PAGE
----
flaresolverr_url = "http://localhost:8191/v1"
    # basic header content type header
    r_headers = {"Content-Type": "application/json"}
    # request payload
    payload = {
        "cmd": "sessions.destroy",
        "session": session_id
    }
    # send the POST request using httpx
    response = httpx.post(url=flaresolverr_url, headers=r_headers, json=payload)
    return response

response = delete_session(session_id="e3004b0a-bad5-11ee-aec0-0242ac150002")
print(response.text)
'{"status": "ok", "message": "The session has been removed.", "startTimestamp": 1706118541437, "endTimestamp": 1706118541558, "version": "3.3.13"}'

Sending POST Requests

Sending POST requests with FlaveSolverr is the same as sending GET requests. All we have to do is change the command to request.post and add the request payload to the postData parameter with the string encoded:

import httpx

def send_post_request(url: str, request_payload: str):
    """send a POST request using FlareSolverr"""
    flaresolverr_url = "http://localhost:8191/v1"
    # basic header content type header
    r_headers = {"Content-Type": "application/json"}
    # request payload
    payload = {
        "url": url,
        "maxTimeout": 60000,
        "cmd": "request.post",
        "postData": request_payload
    }
    # send the POST request using httpx
    response = httpx.post(url=flaresolverr_url, headers=r_headers, json=payload)
    return response

response = send_post_request(url="https://httpbin.dev/anything", request_payload="key1=value1&key2=value2")
print(response.text)

Adding Proxies

Proxies in FlareSolverr can be added for all commands through the proxy parameter:

import httpx

def send_get_request(url: str):
    """send a GET request with FlareSolverr"""
    flaresolverr_url = "http://localhost:8191/v1"
    # basic header content type header
    r_headers = {"Content-Type": "application/json"}
    # request payload
    payload = {
        "cmd": "request.get",
        "url": url,
        "maxTimeout": 60000,
        "proxy": {"url": "proxy_url", "username": "proxy_username", "password": "proxy_password"}
    }
    # send the POST request using httpx
    response = httpx.post(url=flaresolverr_url, headers=r_headers, json=payload, timeout=6000)
    return response

response = send_get_request(url="https://nowsecure.nl")
print(response.text)

Using proxies in FlareSolverr for web scraping allows us to distribute our requests' traffic across different IP addresses. This will make it harder for Cloudflare to track the IP address origin, preventing IP address throttling and blocking. Refer to our previous article on IP address blocking for more details.

How to Avoid Web Scraper IP Blocking?

Learn what Internet Protocol addresses are and how IP tracking technologies are used to block web scrapers.

How to Avoid Web Scraper IP Blocking?

FlareSolverr Limitations

We have successfully bypassed Cloudflare with FlareSolverr. However, it can fail to bypass Cloudflare with highly protected websites. For example, let's try to scrape a page on Zoominfo:

import httpx

def send_get_request(url: str):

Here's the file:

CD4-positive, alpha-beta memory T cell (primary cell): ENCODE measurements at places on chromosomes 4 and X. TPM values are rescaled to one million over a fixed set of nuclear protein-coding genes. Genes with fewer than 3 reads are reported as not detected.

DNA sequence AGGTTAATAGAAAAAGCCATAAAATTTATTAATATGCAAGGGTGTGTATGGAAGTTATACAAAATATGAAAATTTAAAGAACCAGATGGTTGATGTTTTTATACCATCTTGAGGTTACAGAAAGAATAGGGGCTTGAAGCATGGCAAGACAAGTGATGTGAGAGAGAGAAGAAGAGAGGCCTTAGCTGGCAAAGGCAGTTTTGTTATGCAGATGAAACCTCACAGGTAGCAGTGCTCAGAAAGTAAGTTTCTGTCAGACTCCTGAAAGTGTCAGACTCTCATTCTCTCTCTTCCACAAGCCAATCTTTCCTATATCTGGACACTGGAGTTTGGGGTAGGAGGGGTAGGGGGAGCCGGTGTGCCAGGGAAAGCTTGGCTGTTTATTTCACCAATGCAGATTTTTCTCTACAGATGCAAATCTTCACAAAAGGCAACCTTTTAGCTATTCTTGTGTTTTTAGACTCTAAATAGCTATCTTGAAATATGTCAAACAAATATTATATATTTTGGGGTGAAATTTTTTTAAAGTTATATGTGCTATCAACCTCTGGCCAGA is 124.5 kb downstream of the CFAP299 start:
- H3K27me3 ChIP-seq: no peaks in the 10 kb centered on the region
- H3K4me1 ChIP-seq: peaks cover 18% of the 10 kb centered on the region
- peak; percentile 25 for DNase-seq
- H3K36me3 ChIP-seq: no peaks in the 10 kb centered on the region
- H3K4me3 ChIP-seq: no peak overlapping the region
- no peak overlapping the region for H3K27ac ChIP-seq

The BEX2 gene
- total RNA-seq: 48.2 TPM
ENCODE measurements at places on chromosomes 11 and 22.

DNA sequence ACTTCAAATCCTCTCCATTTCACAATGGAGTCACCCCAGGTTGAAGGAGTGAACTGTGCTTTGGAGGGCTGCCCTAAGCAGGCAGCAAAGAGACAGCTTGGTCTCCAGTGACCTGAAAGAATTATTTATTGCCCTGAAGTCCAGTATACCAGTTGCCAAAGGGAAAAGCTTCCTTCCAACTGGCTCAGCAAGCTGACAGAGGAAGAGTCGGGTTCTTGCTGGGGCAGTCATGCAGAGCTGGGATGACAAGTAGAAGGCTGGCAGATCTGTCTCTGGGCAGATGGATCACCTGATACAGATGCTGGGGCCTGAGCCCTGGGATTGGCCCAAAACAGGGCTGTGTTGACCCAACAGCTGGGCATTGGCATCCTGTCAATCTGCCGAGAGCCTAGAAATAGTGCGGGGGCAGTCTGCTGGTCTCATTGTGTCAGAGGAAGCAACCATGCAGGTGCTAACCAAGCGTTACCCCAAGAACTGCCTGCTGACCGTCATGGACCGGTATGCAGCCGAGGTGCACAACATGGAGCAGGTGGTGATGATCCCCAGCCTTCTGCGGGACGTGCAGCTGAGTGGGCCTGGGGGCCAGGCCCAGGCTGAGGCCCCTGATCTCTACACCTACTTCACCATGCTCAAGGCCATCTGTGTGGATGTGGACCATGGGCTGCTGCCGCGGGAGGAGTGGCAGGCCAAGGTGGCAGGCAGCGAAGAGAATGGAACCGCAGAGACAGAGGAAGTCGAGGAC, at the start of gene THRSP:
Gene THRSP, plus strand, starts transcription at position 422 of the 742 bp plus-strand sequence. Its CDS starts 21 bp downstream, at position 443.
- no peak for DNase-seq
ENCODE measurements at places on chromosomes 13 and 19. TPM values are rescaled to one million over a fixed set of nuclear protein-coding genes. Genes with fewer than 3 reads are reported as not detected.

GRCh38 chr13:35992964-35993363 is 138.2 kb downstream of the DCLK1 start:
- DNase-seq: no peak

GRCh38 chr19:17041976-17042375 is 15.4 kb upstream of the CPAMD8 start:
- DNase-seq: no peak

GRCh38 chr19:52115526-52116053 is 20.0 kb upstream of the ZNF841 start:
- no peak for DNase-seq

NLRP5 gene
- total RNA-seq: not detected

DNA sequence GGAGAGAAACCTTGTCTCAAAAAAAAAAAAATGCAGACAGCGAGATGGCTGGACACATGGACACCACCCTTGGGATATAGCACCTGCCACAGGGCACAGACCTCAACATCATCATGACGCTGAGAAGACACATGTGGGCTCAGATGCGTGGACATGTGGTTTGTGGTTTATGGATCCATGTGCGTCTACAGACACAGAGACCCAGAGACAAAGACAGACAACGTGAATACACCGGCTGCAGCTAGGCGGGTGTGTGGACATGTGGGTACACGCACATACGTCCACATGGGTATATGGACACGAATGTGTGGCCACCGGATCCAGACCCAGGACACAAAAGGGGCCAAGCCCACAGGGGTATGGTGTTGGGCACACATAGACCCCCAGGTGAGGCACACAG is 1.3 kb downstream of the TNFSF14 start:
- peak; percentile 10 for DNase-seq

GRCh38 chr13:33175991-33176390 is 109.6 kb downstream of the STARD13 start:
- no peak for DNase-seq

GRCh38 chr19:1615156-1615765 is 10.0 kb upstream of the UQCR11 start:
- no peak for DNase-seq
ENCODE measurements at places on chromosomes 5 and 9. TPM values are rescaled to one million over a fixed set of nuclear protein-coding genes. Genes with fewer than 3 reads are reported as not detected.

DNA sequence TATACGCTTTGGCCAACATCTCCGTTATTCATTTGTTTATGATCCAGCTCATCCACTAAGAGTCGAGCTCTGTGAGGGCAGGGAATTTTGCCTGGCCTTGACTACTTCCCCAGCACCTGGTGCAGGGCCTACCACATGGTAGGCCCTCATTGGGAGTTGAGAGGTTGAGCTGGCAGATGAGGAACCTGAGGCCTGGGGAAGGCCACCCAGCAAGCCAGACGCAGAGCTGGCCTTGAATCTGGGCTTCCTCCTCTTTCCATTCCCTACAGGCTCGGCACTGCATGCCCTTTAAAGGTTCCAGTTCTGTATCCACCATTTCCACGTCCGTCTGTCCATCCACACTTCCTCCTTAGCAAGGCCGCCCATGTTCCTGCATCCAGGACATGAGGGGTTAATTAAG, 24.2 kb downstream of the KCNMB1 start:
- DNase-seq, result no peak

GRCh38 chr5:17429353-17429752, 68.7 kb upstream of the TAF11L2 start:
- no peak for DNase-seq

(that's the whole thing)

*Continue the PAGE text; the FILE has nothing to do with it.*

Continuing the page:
"""send a GET request with FlareSolverr"""
    flaresolverr_url = "http://localhost:8191/v1"
    # basic header content type header
    r_headers = {"Content-Type": "application/json"}
    # request payload
    payload = {
        "url": url,
        "maxTimeout": 60000,
        "cmd": "request.get"
    }
    # send the POST request using httpx
    response = httpx.post(url=flaresolverr_url, headers=r_headers, json=payload, timeout=6000)
    return response

response = send_get_request(url="https://www.zoominfo.com/c/tesla-inc/104333869")
print(response.text)

Unfortunately, FlareSolverr couldn't bypass the Cloudflare challenge and timed out:

{
    "status": "error",
    "message": "Error: Error solving the challenge. Timeout after 60.0 seconds.",
    "startTimestamp": 1706175412072,
    "endTimestamp": 1706175472889,
    "version": "3.3.13"
}

Let's take a look at a better alternative for getting around Cloudflare!

ScrapFly: FlareSolverr Alternative

ScrapFly is a web scraping API that provides an anti-scraping protection bypass to avoid any website blocking. It also allows for scraping at scale by providing:

scrapfly middleware
ScrapFly service does the heavy lifting for you

Here is how we can bypass Cloudflare protection on the previously failed example. All we have to do is replace our HTTP client with the ScrapFly client and enable the asp argument:

# standard web scraping code
import httpx
from parsel import Selector

response = httpx.get("some target website URL")
selector = Selector(response.text)

# in ScrapFly becomes this 👇
from scrapfly import ScrapeConfig, ScrapflyClient

# replaces your HTTP client (httpx in this case)
scrapfly = ScrapflyClient(key="You ScrapFly API key")

response = scrapfly.scrape(ScrapeConfig(
    url="https://www.zoominfo.com/c/tesla-inc/104333869",
    asp=True, # enable the anti scraping protection to bypass Cloudflare
    country="US", # set the proxy location to a specfic country
    render_js=True # enable rendering JavaScript (like headless browsers) to scrape dynamic content if needed
))

print(response.status_code)
"200"
# use the built in Parsel selector
selector = response.selector
# access the HTML content
html = response.scrape_result['content']

FAQ

To wrap up this guide, let's have a look at frequently asked questions and common errors about bypassing Cloudflare with FlareSolverr.

Can FlareSolverr bypass Cloudflare?

Yes, you can use FlareSolverr to get around Cloudflare protection. However, FlareSolverr is limited to specific Cloudflare versions, and it can fail with highly protected websites.

The cookies provided by FlareSolverr are not valid.

This is a common issue encountered when the request or consumer doesn't use the same IP address as the one used by FlareSolverr. To resolve this issue, you can disable IPv6 for the FlareSolverr and consumer Docker containers. You can also disable the VPNs or proxies if used, as they can cause networking conflicts.

Error solving the challenge. Timeout after X seconds.

This error suggests a failure in bypassing Cloudflare. This might be due to an unsolvable challenge or a short timeout window in the requests. To resolve this error, You can attempt to increase the FlareSolverr timeout.

Summary

In this article, we explained about the FlareSolverr tool. It bypasses Cloudflare by requesting the web pages using the Selenium web browser with the Undetected ChromeDriver configuration.

We went through a step-by-step guide on installing FlareSolverr using Docker. We also explained how to web scrape using FlareSolverr by managing sessions, adding proxies and sending GET and POST requests.